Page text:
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The temptation to become a tech tax exile

The temptation to become a tech tax exile

Hello! This week: Keith Rabois might be part of a broader trend of tax flight, and everyone filed an S-1. Want Index in your inbox each week? Subscribe here.

Overheard

  • "In the next two or three months, any disaster could happen … so we're just preparing for the worst case scenario." — Masa Son said his $80 billion cash pile was in case of emergency.
  • "I might be missing something about Bitcoin." — Ray Dalio admitted that his bearish take on the cryptocurrency might be wrong.
  • "They see him as a parasite on the regulated financial system … and also they see him as a symbol of income inequality and wealth disparities." — An anonymous head of China for an asset management firm told Nikkei that Chinese authorities don't view Jack Ma very positively.
  • "Caution strongly advised with SPACs." — Elon Musk is wary of the hot new thing.

The Big Story

Is tax flight the next big thing?

Keith Rabois is having a big month. Not only does he have seven portfolio companies going public, he's also moving! Earlier this week, he announced that he's leaving the Bay Area and setting up shop in Miami, instead.

  • While most of the discussion around the move centered around Bay Area politics (Rabois thinks "San Francisco is just so massively improperly run and managed that it's impossible to stay here"), there's something else going on here too. As Rabois admitted, in Florida "there's no state income tax."

Rabois isn't the only person to move because of taxes. Palantir co-founder Joe Lonsdale said he's moving 8VC to Austin because of California's high taxes. "I could either put that money toward things that are fixing the world or give it to the California state government," he told CNBC.

And it's not just about income tax. Vieje Piauwasdy is director of equity advisory at Secfi, which helps startup employees understand and manage their equity, and he told me that he's increasingly coming across people leaving California to save on their equity taxes.

  • Startup employees typically get taxed twice on their equity: once when they exercise their options and again when they sell their shares. That first tax is typically charged by the state you earned the options in, but the latter is charged based on where you sell them.
  • Some people, Piauwasdy said, are choosing to exercise their options while their value is low, move to a low-tax state like Texas, and sell them there. "Instead of paying 37.1% on any further appreciation," he said, "they're only paying 23.8%." On large sums of equity, "it's 100% worth it to move to these states just to save that 13.3%." Austin is the most popular destination, he said, followed by Denver and Utah.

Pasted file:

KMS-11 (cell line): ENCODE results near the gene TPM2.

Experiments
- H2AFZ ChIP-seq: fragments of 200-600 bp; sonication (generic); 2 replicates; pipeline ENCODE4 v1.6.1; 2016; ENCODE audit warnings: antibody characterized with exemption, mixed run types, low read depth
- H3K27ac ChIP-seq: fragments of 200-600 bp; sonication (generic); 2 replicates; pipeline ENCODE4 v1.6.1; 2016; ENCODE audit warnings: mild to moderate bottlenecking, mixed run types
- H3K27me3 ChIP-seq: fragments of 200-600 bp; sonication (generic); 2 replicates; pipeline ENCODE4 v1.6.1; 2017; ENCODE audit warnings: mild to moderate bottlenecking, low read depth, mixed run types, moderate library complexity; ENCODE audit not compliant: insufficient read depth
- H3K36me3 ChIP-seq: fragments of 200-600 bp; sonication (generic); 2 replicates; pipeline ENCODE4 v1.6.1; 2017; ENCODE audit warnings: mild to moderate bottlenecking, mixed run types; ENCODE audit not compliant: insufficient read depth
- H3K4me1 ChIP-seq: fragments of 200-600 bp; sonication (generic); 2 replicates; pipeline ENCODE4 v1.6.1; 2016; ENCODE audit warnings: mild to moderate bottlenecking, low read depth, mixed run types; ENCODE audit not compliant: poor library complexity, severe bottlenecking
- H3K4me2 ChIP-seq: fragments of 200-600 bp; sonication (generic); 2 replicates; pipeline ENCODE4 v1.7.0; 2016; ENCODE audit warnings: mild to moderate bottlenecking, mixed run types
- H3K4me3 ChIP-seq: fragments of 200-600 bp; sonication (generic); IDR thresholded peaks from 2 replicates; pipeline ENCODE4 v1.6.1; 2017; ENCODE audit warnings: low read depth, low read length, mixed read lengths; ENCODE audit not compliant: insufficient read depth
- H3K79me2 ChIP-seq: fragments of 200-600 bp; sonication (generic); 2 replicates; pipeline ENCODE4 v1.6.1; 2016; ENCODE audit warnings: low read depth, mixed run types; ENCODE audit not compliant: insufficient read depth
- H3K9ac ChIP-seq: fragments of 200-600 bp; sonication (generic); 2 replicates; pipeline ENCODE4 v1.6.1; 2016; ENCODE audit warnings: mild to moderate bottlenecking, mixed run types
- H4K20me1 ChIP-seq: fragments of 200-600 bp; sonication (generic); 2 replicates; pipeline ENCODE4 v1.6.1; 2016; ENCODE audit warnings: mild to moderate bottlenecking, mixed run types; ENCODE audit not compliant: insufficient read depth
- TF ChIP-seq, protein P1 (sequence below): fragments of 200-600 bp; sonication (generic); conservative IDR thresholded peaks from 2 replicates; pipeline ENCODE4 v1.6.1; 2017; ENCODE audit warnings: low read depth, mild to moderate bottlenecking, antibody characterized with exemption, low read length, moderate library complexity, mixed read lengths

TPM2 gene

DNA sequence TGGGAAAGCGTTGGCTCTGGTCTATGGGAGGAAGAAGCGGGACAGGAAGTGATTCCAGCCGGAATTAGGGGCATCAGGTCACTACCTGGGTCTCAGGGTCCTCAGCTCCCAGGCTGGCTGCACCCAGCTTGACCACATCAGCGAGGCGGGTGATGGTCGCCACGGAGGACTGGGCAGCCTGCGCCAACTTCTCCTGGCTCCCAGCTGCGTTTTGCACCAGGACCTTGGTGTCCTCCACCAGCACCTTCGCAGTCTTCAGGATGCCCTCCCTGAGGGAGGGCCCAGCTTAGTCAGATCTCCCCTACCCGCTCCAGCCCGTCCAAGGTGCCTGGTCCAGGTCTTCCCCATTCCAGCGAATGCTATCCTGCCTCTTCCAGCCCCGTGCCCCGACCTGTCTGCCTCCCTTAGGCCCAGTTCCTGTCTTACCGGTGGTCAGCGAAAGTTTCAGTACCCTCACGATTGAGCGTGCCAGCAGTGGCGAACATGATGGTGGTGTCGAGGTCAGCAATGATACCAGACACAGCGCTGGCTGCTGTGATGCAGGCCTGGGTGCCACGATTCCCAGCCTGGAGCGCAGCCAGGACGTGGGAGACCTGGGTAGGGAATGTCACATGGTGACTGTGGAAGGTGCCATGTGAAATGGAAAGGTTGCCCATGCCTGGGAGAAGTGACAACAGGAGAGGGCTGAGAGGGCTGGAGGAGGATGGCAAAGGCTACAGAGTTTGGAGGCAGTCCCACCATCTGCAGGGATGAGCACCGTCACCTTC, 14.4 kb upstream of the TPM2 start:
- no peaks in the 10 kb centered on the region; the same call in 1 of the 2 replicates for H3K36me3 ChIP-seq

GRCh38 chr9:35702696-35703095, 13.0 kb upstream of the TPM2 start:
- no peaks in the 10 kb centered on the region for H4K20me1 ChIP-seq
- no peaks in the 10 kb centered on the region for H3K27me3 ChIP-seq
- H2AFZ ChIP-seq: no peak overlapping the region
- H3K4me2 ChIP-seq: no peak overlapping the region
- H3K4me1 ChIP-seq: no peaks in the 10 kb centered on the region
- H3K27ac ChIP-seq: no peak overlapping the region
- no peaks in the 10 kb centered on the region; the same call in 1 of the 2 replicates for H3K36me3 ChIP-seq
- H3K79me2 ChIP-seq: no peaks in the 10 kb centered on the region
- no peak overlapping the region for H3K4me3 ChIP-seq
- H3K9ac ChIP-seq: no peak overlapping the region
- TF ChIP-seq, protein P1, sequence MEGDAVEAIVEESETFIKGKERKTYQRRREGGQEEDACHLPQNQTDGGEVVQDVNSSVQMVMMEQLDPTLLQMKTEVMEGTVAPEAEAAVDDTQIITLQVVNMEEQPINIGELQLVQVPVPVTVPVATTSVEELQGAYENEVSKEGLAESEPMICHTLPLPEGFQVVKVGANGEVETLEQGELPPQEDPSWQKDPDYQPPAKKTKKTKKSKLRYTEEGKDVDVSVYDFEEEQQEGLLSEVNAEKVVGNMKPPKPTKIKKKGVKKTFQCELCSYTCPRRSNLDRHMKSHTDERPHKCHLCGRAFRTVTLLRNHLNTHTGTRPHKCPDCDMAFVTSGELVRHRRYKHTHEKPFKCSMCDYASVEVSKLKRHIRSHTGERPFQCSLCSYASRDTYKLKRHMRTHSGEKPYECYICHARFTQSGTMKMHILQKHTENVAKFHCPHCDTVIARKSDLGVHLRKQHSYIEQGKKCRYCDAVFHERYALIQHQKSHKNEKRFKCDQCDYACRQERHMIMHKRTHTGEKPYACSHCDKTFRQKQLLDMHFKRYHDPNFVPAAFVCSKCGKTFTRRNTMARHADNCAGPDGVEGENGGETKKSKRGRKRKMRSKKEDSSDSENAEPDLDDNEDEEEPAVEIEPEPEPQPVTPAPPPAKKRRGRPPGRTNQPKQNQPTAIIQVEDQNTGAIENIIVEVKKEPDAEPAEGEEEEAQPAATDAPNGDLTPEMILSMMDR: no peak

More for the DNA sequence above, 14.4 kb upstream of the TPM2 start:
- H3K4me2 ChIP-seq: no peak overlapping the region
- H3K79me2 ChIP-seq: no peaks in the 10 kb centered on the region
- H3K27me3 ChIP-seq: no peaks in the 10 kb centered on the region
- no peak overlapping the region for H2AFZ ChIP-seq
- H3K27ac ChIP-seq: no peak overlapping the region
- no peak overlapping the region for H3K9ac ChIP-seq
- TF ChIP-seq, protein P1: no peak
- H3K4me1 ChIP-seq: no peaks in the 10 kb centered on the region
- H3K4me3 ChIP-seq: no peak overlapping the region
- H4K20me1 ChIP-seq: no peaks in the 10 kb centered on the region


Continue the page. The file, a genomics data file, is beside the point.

Tax gains often outweigh any salary adjustments that employers might make, Piauwasdy said. In fact, sometimes those lower salaries are instantly made up for by lower income taxes.

  • To be clear, lower taxes aren't the only reason people are moving. Real estate prices and quality of life are playing a big part of it too. "I wouldn't say it's the sole driver for moving, but it's a large portion of why we see employees leaving California" Piauwasdy said.
  • And the rise of remote working is making this option available to many more people than ever before.

USPS data shows that thousands of people are leaving San Francisco, with Florida a top destination. Eventually, this could have significant repercussions: What does a state do if many of its high-earners are no longer around to fill up its tax base? We might not find out this year, or next, but California might want to start thinking about it.

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Up to Speed

  • Monday: Airbnb released its S-1. We've got a full breakdown of it on Protocol: The company's had a testing year, but it did make a profit last quarter. Also Monday, Tesla was confirmed to finally be joining the S&P 500.
  • Tuesday: Huawei sold its Honor division to a consortium of smartphone dealers and agents for an undisclosed price. Previous reports estimated it would sell for around $15 billion. Also Tuesday, Robinhood was reported to be considering a Q1 IPO, and Tsinghua Unigroup was reported to have defaulted on a $198 million bond.
  • Wednesday: Google launched its new Google Pay app, which now supports P2P payments and bank account management. Affirm filed its S-1, revealing that 30% of its revenue last quarter came from Peloton. Ed tech had a big day, with Duolingo raising at $2.4B and Udemy at $3.25B (the latter reportedly led by Tencent). And Muddy Waters accused Joyy of being a fraud just a day after Baidu announced a partial acquisition. Joyy's shares plunged, before recovering somewhat on Thursday.
  • Thursday: Roblox filed its S-1, noting the significant geopolitical threats to its Chinese joint-venture with Tencent. DirectBooks, a new platform for bond issuance founded by major investment banks, finally launched.

Coming Up

  • Expect a very quiet holiday week, for the most part. There are some earnings to look out for on Tuesday though: Xiaomi, VMware, Autodesk, Dell, Analog Devices and HP are all reporting then. U.S. markets are closed Thursday.

Thoughts/feedback/tips? Email me — shakeel@protocol.com — or tips@protocol.com. And subscribe to get Index in your inbox every week. Thanks for reading — have a great weekend, and see you next week.

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